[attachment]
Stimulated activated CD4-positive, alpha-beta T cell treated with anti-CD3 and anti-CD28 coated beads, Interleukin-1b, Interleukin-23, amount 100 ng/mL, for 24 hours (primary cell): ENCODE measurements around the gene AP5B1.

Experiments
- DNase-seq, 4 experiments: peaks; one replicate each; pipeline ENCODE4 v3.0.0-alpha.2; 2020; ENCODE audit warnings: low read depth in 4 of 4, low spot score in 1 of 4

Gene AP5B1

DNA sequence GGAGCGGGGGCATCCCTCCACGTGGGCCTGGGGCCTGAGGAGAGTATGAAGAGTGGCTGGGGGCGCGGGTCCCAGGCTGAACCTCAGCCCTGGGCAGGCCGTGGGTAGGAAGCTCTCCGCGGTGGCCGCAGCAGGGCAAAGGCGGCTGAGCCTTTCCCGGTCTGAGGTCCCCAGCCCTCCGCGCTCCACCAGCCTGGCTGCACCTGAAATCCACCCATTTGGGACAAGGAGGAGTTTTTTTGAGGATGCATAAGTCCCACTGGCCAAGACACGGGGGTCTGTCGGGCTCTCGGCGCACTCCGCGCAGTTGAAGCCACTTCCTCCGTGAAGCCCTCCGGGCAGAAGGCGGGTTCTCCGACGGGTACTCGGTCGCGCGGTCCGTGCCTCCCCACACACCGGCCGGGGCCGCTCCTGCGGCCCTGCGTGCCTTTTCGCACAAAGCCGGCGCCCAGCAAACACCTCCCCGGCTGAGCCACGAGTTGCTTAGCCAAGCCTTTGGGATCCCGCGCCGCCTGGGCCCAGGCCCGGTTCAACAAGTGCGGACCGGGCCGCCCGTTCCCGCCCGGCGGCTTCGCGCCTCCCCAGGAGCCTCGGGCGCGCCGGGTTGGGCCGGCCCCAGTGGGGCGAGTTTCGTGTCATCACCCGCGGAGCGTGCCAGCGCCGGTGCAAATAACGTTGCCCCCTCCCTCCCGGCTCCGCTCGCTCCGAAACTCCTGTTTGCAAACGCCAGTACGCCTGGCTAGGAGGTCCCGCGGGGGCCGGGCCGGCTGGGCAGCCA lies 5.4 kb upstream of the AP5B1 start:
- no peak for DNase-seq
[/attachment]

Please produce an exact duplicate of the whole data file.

Stimulated activated CD4-positive, alpha-beta T cell treated with anti-CD3 and anti-CD28 coated beads, Interleukin-1b, Interleukin-23, amount 100 ng/mL, for 24 hours (primary cell): ENCODE measurements around the gene AP5B1.

Experiments
- DNase-seq, 4 experiments: peaks; one replicate each; pipeline ENCODE4 v3.0.0-alpha.2; 2020; ENCODE audit warnings: low read depth in 4 of 4, low spot score in 1 of 4

Gene AP5B1

DNA sequence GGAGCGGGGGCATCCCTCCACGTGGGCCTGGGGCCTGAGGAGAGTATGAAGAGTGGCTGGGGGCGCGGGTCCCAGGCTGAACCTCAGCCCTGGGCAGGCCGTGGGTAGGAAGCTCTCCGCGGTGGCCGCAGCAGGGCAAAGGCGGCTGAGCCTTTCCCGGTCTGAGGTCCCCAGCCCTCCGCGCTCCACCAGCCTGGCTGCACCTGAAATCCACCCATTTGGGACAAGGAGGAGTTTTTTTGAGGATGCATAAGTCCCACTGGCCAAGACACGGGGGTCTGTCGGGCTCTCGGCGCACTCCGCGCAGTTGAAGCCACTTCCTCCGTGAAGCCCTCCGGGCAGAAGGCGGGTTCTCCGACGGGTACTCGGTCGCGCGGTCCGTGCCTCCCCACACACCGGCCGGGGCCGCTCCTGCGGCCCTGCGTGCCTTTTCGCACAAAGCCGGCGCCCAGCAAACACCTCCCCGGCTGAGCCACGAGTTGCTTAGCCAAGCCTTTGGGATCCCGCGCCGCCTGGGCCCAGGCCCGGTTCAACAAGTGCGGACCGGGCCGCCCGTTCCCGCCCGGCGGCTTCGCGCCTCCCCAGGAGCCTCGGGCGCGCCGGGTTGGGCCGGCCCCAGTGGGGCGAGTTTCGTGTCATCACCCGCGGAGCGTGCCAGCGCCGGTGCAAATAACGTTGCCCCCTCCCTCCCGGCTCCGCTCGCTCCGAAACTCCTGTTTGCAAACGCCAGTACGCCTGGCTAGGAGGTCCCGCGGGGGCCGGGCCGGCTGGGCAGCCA lies 5.4 kb upstream of the AP5B1 start:
- no peak for DNase-seq